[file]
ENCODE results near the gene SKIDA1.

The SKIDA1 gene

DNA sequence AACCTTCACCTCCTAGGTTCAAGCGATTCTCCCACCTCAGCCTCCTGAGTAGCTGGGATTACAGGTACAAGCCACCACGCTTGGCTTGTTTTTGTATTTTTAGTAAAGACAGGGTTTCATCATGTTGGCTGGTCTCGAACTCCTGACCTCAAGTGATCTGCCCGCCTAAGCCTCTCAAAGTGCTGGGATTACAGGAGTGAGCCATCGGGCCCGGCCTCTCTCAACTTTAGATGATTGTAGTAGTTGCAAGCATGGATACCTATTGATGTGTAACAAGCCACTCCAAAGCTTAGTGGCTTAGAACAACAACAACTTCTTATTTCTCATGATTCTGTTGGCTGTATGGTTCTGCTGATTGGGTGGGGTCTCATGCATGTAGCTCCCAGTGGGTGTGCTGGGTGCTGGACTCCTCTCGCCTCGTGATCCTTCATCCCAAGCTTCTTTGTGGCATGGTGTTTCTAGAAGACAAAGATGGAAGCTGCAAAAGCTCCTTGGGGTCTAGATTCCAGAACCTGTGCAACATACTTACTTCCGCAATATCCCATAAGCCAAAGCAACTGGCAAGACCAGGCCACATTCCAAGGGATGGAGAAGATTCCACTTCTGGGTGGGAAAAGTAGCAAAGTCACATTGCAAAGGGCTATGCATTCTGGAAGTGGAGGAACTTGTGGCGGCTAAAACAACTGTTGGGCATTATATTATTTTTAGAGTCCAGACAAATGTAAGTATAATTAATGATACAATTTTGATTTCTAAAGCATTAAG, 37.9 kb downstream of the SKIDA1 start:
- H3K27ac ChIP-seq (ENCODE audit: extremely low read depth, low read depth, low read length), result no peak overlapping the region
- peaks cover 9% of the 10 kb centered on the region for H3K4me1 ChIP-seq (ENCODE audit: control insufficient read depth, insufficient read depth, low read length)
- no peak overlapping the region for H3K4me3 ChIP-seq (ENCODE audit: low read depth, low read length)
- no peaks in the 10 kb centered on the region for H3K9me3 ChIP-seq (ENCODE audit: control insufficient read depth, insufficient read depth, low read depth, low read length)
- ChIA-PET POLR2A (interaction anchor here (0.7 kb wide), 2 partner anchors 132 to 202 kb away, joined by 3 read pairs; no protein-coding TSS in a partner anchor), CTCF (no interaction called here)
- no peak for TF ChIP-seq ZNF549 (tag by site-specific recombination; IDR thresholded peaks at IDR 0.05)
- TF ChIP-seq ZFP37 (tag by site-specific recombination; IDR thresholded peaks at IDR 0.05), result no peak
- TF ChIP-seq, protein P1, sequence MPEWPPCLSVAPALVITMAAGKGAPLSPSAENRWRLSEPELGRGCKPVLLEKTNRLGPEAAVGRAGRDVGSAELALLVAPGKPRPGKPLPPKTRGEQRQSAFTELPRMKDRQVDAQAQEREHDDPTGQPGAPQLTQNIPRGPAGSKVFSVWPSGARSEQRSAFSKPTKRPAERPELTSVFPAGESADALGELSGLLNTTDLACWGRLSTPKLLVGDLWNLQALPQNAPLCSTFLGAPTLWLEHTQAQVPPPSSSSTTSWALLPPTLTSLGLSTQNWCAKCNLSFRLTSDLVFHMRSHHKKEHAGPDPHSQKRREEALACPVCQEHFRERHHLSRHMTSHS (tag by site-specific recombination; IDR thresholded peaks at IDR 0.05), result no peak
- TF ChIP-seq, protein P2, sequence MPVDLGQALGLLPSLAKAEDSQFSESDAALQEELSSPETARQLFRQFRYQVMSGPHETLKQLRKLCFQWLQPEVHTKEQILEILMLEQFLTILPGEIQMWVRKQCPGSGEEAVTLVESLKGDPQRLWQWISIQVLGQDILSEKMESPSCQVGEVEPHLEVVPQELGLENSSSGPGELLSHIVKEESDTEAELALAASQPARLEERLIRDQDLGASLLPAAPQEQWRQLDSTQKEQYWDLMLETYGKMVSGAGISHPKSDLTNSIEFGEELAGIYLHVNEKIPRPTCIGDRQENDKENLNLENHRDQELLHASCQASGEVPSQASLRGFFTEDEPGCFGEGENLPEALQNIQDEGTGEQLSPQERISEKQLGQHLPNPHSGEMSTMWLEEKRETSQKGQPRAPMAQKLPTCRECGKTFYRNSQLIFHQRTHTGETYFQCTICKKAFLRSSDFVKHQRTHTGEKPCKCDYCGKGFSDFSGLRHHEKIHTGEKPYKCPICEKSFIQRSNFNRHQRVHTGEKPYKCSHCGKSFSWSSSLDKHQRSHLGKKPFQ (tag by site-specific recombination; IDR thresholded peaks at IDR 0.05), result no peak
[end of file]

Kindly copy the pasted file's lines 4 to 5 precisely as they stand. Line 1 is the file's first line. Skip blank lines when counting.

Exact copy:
- H3K27ac ChIP-seq (ENCODE audit: extremely low read depth, low read depth, low read length), result no peak overlapping the region
- peaks cover 9% of the 10 kb centered on the region for H3K4me1 ChIP-seq (ENCODE audit: control insufficient read depth, insufficient read depth, low read length)